Tax moves to make during October 2014
Thursday, October 02, 2014
Welcome to October! Or as I like to call it, TaxtoberFest, a month-long celebration of ways to deal with taxes.
OK, maybe it's not as famous as the similarly named OktoberFest. But it could be much more lucrative if you make some smart tax moves to cut your taxes.
File by the 15th: The biggie is, of course, the filing extension deadline.
I'm serious all you procrastinators -- and I was one, too, until finishing our 2013 return yesterday -- the Internal Revenue Service will not let you go past Oct. 15.
So use the first half of this month to get that 1040 filled out and to Uncle Sam.
You'll need to track down all the tax documents required to file, such as W-2s, 1099s for contract payments or investment income and receipts for all your deductions. You can find details in this tax preparation checklist.
Filling in the forms: With documents in hand, check out these common tax filing mistakes so you don't make them. And definitely don't overlook any tax breaks that could reduce your final 2013 IRS bill.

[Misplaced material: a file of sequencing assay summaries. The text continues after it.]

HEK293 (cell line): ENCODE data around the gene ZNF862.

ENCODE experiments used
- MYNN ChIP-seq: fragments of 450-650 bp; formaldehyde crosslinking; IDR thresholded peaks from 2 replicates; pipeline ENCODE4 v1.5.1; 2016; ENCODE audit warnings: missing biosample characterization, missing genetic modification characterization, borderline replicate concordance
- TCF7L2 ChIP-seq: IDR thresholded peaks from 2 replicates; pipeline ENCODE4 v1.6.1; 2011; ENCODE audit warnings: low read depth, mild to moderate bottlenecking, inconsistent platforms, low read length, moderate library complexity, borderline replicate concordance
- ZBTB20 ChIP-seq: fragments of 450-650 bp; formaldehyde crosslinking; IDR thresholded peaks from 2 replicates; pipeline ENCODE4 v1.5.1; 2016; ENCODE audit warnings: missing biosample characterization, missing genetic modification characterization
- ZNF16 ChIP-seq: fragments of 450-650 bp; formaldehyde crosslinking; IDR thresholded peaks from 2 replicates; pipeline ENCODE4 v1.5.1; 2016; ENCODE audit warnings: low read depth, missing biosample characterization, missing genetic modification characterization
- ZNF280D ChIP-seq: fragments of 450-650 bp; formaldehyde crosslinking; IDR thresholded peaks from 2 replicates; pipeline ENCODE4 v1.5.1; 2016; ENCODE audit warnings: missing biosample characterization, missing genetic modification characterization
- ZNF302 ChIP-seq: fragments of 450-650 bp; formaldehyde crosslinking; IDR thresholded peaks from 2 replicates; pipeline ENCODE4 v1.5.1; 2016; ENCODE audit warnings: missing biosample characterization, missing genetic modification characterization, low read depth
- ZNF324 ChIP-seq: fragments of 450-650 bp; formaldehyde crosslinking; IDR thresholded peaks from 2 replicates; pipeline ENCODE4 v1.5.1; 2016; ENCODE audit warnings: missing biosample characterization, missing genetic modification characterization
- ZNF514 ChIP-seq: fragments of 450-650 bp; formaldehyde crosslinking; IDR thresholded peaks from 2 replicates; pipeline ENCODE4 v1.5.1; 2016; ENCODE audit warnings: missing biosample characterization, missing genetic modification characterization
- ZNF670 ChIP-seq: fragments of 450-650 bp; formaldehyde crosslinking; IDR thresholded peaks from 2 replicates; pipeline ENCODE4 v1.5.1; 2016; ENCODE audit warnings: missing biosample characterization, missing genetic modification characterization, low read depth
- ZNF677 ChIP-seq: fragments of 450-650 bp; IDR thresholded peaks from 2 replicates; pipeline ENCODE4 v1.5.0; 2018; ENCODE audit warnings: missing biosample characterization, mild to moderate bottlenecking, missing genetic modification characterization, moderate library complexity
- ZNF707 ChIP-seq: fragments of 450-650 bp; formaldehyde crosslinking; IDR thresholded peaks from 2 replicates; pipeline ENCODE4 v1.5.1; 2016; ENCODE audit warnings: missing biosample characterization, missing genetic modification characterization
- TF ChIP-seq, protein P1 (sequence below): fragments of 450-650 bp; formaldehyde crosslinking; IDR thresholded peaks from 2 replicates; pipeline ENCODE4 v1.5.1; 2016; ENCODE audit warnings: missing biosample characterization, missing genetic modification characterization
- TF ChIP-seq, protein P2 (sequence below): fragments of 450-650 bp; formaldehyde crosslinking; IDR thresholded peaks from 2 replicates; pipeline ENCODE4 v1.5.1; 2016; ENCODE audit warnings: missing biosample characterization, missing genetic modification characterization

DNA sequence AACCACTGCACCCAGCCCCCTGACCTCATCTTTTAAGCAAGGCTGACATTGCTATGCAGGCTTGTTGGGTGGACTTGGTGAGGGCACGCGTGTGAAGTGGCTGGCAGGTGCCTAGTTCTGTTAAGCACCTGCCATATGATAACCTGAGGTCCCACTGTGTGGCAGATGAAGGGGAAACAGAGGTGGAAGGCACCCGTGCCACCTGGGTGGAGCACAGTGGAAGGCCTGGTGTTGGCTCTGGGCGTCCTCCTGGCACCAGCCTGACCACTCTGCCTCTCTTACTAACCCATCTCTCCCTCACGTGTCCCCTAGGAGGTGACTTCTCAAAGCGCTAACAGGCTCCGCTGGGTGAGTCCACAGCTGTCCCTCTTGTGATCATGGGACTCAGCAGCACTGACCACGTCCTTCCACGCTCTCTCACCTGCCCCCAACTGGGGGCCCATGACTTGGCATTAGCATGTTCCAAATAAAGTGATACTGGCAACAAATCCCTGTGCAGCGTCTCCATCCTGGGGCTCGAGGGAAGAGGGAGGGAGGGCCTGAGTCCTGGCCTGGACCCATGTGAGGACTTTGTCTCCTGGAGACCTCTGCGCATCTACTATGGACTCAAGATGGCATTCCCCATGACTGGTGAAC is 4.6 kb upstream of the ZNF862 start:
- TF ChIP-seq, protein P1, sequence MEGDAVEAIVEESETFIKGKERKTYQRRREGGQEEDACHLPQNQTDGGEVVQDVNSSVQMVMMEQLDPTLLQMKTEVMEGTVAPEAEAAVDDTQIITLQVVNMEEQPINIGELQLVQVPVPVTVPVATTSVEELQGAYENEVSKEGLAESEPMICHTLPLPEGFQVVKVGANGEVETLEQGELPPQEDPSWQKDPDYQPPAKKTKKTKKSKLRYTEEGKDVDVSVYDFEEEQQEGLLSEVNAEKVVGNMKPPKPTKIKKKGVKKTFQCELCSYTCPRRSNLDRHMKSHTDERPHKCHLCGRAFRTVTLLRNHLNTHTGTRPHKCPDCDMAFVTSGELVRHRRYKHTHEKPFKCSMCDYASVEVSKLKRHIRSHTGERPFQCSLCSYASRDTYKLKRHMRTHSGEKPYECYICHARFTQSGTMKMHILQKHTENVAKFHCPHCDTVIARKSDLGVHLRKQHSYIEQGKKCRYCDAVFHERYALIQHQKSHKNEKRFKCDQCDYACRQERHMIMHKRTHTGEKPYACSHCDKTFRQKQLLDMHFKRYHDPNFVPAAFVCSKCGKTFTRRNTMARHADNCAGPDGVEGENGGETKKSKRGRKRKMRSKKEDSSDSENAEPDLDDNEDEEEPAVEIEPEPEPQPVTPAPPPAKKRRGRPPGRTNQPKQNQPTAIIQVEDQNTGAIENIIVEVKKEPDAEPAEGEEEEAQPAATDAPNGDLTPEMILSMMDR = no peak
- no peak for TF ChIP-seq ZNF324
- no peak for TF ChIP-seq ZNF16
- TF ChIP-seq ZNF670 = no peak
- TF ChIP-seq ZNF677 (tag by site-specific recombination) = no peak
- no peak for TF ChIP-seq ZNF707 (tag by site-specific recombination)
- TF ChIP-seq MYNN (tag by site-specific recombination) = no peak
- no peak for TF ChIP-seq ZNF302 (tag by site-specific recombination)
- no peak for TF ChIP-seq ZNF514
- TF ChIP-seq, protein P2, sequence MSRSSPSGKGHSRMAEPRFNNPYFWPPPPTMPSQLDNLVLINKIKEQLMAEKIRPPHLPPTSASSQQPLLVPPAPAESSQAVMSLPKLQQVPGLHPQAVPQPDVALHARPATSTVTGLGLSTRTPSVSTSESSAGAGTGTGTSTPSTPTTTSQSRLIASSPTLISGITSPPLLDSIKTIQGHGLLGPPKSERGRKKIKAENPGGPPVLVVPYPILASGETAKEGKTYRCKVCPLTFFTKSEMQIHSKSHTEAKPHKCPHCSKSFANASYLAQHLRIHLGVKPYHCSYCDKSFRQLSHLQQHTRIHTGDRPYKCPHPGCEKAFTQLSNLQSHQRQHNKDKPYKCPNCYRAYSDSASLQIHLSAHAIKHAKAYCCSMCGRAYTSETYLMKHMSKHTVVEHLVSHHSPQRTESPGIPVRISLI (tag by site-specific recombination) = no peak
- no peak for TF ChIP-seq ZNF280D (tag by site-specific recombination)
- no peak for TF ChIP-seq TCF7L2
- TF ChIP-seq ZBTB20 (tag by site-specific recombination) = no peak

Now just make sure you get your paper return's mailing envelope postmarked by Oct. 15 or hit "enter" by midnight if you e-file.
Remember, if your 2013 adjusted gross income was $58,000 or less, you still can use the IRS' Free File program.
Time for 2014 taxes: With 2013's taxes finally out of the way, it's time to focus full-time on your 2014 IRS bill.
One smart move to make is to adjust your payroll withholding. This is a good move regardless of whether you got a big refund or ended up with a big tax bill.
Giving your payroll office a new W-4 won't lower your tax bill, but it will mean that you won't have to scrape for money to pay it in April if you're not having enough taxes withheld.
And if your tax situation tends to go the other way, changing your withholding now could give you some extra cash each pay period to spend during this upcoming holiday season.
If you itemize, you might find that some tax years you don't have enough to clear the adjusted gross income percentage thresholds. This is 2 percent before your can deduct miscellaneous expenses or 10 percent hurdle for medical costs.
In these cases, implement a bunching strategy now to help track of expenses. That way you'll know whether you need to pull in, aka bunch, some things into one tax year so they'll get you a deduction.
Fight the tax fear: Finally, October is home to the scariest night of the year. Go ahead. Beware Halloween's goblins and ghouls.
But don't have to be afraid of taxes. There are plenty of easy ways to deal with any tax terrors you might have.
If you need or want some more October Tax Moves to make, check out the tax tips under that heading in the ol' blog's right column.
Hopefully you'll find some that will be worth toasting with your favorite Oktoberfest ale or other seasonal beer.
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